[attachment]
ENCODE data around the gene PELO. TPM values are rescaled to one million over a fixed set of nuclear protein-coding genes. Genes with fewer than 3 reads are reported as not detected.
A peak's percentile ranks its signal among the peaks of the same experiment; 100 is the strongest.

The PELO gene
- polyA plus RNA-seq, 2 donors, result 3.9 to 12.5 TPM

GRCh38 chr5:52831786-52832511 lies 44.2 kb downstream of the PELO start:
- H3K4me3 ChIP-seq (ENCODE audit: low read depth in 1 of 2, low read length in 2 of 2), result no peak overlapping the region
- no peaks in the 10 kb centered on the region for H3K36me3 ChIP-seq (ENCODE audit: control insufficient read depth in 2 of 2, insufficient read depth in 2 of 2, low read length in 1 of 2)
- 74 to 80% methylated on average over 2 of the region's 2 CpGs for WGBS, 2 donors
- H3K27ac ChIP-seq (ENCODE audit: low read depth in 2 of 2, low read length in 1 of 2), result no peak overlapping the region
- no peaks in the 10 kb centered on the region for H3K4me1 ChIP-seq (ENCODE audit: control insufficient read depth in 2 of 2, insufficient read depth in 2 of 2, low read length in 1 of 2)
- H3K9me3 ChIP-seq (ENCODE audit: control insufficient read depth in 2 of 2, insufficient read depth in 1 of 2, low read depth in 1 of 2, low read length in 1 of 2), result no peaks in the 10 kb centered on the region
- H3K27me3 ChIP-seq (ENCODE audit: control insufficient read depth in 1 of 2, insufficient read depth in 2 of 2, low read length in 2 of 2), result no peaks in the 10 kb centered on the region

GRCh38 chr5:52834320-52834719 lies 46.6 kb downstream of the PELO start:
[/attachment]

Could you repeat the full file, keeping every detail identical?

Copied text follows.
ENCODE data around the gene PELO. TPM values are rescaled to one million over a fixed set of nuclear protein-coding genes. Genes with fewer than 3 reads are reported as not detected.
A peak's percentile ranks its signal among the peaks of the same experiment; 100 is the strongest.

The PELO gene
- polyA plus RNA-seq, 2 donors, result 3.9 to 12.5 TPM

GRCh38 chr5:52831786-52832511 lies 44.2 kb downstream of the PELO start:
- H3K4me3 ChIP-seq (ENCODE audit: low read depth in 1 of 2, low read length in 2 of 2), result no peak overlapping the region
- no peaks in the 10 kb centered on the region for H3K36me3 ChIP-seq (ENCODE audit: control insufficient read depth in 2 of 2, insufficient read depth in 2 of 2, low read length in 1 of 2)
- 74 to 80% methylated on average over 2 of the region's 2 CpGs for WGBS, 2 donors
- H3K27ac ChIP-seq (ENCODE audit: low read depth in 2 of 2, low read length in 1 of 2), result no peak overlapping the region
- no peaks in the 10 kb centered on the region for H3K4me1 ChIP-seq (ENCODE audit: control insufficient read depth in 2 of 2, insufficient read depth in 2 of 2, low read length in 1 of 2)
- H3K9me3 ChIP-seq (ENCODE audit: control insufficient read depth in 2 of 2, insufficient read depth in 1 of 2, low read depth in 1 of 2, low read length in 1 of 2), result no peaks in the 10 kb centered on the region
- H3K27me3 ChIP-seq (ENCODE audit: control insufficient read depth in 1 of 2, insufficient read depth in 2 of 2, low read length in 2 of 2), result no peaks in the 10 kb centered on the region

GRCh38 chr5:52834320-52834719 lies 46.6 kb downstream of the PELO start: